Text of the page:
It’s time to fix NZ’s Sentencing Act
22 May 2023
Is 25 too young to understand that sexual assault is wrong? Too many young sex offenders are avoiding jail writes Associate Professor Debra Wilson for The Conversation
Over the last 12 months, multiple young sex offenders have been given home detention for sexual assault. Time and time again, the argument has been that these men were too young to fully understand the consequences of what they were doing.
But is 25 really too young to understand that sexual assault is wrong? And how old is old enough to be considered fully responsible for your conduct?
The recent case of a 25-year-old church youth group leader and his 15-year-old victim provides some insight into where the court is heading on these key questions.
The case also highlights the need for the parliament to step in and make a call on revising its 2002 Sentencing Act, which currently does not clearly define who a “young offender” is. That gap in the law is what’s allowing discounts for sexual offenders into their mid-20s.
Imprisonment “clearly warranted”
While a youth leader at Otūmoetai Baptist Church, Luke Stainton persuaded a 15-year-old girl to enter into an “intimate relationship” with him. This involved weekly sexual encounters over a one year period. During this time, Stainton sought advice from his church and was told that his actions were inappropriate and needed to stop. He did not follow this advice.
A pre-sentence report described Stainton as placing his “own needs and gratification” first, with “no thought for the victim”. His offending was “calculated” and “planned” to avoid detection, and his expressions of remorse focused on the impact of his behaviour on himself, not the victim.
The report concluded that he was at a medium risk of re-offending. The judge concluded that the report did “not speak very positively of [Stainton]” and that a sentence of imprisonment was “clearly warranted.”
But the defence’s psychiatric report described Stainton as having “considerable naivety for his age” and of “very low-risk of re-offending”. It noted Stainton’s acknowledgement that he made “foolish choices”.
In the end, Stainton was sentenced to 27 months imprisonment, based on a starting sentence of 3.5 years, and discounts of 25% for early guilty plea and 10% for good character. He appealed.
The appeal judge agreed with the approach of the sentencing judge, but then added a further discount of 10% due to his age. This meant that the sentence was now less than 24 months imprisonment, which allowed the judge to convert it to a sentence of home detention.
Are under 25s unable to make good decisions?
Between Stainton’s initial sentencing and his appeal, the Court of Appeal released a separate decision on sentencing of “young people”.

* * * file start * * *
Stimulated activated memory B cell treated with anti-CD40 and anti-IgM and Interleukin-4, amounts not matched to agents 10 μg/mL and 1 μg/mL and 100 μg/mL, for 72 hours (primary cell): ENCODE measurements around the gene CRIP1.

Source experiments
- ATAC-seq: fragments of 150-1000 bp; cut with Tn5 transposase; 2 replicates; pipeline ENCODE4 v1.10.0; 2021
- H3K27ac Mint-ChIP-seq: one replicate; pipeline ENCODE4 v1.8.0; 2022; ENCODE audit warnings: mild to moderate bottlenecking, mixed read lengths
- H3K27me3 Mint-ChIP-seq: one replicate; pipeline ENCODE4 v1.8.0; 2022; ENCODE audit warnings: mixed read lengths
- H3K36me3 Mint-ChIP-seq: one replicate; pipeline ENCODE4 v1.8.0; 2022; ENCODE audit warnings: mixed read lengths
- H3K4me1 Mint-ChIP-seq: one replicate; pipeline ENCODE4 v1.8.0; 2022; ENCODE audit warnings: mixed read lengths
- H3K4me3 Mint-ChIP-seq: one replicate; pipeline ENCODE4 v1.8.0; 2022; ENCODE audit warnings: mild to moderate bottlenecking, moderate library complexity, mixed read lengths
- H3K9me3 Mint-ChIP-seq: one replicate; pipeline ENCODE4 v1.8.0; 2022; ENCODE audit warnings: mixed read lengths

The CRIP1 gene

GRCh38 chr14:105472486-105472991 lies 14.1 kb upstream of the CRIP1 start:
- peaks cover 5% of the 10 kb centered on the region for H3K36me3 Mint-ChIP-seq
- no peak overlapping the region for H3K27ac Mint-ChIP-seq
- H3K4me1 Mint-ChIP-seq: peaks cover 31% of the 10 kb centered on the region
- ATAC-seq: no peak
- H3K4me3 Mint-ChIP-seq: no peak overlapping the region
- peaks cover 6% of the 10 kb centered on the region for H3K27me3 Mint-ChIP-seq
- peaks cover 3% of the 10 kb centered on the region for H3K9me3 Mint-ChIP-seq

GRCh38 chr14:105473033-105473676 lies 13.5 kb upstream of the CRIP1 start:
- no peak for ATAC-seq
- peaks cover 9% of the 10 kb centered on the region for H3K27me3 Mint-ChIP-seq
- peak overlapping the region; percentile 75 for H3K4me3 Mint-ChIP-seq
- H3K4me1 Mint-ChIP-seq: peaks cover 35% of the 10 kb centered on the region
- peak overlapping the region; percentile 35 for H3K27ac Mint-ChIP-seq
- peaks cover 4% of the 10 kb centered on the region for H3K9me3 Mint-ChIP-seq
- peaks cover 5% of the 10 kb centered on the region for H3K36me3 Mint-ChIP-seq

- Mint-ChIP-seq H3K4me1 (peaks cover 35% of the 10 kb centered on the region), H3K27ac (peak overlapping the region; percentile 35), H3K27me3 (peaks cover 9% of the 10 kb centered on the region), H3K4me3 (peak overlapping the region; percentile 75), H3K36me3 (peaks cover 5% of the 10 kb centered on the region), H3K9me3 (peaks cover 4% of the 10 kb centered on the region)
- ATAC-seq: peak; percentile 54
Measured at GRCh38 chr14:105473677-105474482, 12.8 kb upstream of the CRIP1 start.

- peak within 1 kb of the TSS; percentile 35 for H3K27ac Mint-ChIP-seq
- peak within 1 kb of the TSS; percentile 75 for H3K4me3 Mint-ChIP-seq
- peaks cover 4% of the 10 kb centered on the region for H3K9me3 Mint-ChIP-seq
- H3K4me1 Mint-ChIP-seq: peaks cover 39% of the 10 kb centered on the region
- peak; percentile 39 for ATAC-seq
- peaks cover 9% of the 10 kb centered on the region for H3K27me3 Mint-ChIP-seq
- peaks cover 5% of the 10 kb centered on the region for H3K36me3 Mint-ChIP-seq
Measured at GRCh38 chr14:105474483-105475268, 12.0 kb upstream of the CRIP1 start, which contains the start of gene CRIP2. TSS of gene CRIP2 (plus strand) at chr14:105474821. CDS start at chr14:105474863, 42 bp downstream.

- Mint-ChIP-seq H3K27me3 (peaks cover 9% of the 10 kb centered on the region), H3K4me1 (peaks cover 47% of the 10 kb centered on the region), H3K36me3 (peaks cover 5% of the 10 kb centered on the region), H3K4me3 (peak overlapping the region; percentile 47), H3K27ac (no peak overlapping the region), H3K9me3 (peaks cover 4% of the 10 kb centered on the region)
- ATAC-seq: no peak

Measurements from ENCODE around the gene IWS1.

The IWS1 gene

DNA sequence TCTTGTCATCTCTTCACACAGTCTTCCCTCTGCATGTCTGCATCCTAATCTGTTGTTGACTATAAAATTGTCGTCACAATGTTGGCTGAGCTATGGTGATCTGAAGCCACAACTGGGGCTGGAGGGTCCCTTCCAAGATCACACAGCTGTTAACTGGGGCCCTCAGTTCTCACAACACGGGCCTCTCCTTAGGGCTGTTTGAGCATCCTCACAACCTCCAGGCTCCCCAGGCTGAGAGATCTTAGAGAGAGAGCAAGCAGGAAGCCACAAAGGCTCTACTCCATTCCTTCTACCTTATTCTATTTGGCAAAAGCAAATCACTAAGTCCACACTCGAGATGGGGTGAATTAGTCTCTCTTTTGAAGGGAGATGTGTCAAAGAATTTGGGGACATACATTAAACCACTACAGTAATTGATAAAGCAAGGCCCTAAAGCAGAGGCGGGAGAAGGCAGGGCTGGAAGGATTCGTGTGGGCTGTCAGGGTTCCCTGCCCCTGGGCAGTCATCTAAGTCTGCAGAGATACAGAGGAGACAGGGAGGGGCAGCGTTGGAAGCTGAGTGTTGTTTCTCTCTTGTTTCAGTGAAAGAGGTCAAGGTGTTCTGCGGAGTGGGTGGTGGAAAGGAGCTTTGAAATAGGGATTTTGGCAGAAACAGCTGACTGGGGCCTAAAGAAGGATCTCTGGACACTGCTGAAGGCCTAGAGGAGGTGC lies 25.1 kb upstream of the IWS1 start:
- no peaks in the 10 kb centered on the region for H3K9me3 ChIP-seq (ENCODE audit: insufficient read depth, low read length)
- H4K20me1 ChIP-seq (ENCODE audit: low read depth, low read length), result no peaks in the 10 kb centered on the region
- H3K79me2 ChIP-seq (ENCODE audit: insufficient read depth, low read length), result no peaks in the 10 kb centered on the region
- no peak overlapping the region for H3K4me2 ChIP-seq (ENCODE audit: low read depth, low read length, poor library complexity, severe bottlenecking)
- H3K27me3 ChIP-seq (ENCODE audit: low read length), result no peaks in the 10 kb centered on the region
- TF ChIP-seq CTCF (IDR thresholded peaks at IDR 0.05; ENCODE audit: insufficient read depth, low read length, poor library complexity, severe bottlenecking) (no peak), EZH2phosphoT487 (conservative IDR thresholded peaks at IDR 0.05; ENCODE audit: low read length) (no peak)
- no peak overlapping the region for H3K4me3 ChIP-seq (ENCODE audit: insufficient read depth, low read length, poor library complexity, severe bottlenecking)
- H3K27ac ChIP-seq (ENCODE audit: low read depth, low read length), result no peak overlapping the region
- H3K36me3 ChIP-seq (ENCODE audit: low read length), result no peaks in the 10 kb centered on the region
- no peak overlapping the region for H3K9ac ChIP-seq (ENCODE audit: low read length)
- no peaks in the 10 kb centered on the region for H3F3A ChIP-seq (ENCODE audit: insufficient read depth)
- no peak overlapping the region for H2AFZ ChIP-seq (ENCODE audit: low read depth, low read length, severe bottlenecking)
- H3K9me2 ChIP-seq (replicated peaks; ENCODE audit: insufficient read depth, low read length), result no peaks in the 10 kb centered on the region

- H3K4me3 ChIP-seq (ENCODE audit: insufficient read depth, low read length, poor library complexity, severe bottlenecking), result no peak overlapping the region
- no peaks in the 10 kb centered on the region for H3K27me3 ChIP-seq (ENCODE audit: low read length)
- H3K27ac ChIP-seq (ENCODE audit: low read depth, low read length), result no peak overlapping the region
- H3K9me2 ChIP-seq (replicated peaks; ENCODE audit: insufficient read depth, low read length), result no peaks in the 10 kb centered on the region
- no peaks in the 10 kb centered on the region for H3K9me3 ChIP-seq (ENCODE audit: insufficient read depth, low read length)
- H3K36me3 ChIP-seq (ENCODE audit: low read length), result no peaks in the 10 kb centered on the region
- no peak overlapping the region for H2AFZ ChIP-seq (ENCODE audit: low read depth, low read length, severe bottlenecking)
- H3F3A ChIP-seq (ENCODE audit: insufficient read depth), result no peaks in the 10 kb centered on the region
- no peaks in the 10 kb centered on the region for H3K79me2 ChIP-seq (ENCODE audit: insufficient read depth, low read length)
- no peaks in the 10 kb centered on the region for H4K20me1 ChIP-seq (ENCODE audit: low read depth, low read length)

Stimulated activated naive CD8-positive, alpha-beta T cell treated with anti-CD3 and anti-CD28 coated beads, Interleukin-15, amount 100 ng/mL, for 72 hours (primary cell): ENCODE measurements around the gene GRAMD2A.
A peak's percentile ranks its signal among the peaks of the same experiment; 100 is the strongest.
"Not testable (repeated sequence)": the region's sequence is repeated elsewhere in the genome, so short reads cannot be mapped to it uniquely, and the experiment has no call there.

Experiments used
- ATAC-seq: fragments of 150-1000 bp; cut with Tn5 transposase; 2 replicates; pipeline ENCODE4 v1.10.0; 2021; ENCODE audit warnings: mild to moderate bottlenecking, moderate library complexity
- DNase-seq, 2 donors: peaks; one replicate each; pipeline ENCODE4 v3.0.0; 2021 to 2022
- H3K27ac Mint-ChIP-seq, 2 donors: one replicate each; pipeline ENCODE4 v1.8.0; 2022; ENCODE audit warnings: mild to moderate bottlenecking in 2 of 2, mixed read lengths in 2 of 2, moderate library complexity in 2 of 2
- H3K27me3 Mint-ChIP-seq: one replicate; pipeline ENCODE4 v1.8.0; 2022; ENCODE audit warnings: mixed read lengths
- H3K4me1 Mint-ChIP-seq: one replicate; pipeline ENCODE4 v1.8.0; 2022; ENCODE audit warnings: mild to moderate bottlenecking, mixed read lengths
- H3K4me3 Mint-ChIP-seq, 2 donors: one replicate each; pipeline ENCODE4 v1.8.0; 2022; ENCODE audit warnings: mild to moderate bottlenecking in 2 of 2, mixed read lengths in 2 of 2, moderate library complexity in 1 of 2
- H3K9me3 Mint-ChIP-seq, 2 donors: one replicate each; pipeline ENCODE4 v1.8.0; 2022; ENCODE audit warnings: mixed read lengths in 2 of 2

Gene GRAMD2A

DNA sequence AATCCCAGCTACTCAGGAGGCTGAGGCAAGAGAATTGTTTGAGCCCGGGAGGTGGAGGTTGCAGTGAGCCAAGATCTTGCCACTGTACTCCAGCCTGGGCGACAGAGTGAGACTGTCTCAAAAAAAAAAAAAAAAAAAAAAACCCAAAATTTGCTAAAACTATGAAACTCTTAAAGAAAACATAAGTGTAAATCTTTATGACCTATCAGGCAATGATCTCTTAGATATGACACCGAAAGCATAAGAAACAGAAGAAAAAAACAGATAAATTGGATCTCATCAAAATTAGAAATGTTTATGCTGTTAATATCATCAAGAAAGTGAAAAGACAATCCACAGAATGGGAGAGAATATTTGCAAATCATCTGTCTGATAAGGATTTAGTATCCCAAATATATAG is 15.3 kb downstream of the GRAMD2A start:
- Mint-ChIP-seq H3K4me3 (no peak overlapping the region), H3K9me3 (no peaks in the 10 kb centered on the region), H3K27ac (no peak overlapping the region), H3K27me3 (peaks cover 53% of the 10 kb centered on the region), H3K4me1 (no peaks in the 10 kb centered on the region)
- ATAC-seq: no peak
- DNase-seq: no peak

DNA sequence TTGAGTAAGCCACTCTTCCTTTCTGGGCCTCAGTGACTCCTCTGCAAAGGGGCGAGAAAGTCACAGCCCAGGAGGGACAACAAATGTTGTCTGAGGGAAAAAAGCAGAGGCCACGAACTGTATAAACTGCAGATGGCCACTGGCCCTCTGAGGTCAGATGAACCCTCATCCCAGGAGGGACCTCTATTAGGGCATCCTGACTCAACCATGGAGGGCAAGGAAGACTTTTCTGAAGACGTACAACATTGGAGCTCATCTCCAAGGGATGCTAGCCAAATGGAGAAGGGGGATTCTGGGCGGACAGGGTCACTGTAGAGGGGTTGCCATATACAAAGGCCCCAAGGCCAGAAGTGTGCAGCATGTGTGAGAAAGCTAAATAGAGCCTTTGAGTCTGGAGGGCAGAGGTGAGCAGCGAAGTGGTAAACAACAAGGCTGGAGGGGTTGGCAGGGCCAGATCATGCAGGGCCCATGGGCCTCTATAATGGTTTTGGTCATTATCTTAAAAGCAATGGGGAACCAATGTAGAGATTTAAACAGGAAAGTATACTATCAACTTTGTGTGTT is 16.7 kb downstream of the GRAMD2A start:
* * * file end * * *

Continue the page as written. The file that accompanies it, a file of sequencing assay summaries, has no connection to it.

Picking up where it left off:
In R v Dickey, three teenagers were sentenced to life imprisonment for murder. They appealed this on the basis that the sentences were too harsh given their ages.
The court agreed and reduced their sentences, accepting neuro-scientific evidence that the part of the brain that deals with impulse control, risk assessment and planning may not be fully developed until the age of 25.
If this is the case, then these research findings will need to be taken into account for all sentencing of those under 25.
But should a sentencing discount for age be automatic?
Stainton does not fit the mould of the young offender described in the Dickey decision. Stainton’s offending was not impulsive, but occurred weekly over a one year period. He did not fail to understand risk, but deliberately planned his offending to avoid detection. Despite this, he received a 10% discount because of his age, with the judge noting that his lack of remorse was evidence of his immaturity.
It is important to note that when an offender shows remorse, this is often taken to mean that the offender has taken responsibility for their actions and shows potential for rehabilitation. This remorse can therefore justify a sentencing discount. But in Stainton’s case, the lack of remorse was interpreted as a sign of his immaturity, warranting the sentencing discount.
Time for parliament to act
As pointed out above, Stainton is the latest in a series of cases in which sex offending against teenage girls is punished only with home detention, and not imprisonment. Despite the young ages of the victims, it is the older offenders who depicted as young and immature.
The victim in the Stainton case suffered from mental health issues in the four years since the offending. Her bravery in coming forward should be recognised.
The Sentencing Act of 2002 permits a sentencing discount based on “the age of the offender” but does not state when a person is too old to receive this discount.
In the Dickey case, the court suggested that it might apply to under 25s, but added that it was not creating a rule for judges in future cases to follow, and that the maximum age limit was a matter for parliament to decide. Without any further guidance, the judge in Stainton applied the discount to a 25 year old.
New Zealand’s increasing number of cases in which young sex offenders are sentenced to home detention, and the rising age at which they may be able to an age-based discount, suggest it is now time for parliament to revisit the Sentencing Act’s provisions on young offenders.
The parliament should consider this new neuro-scientific evidence – and then clarify, so all New Zealanders know, how old someone needs to be before they are presumed to be fully responsible for their sexual offending.
This article was originally published on The Conversation
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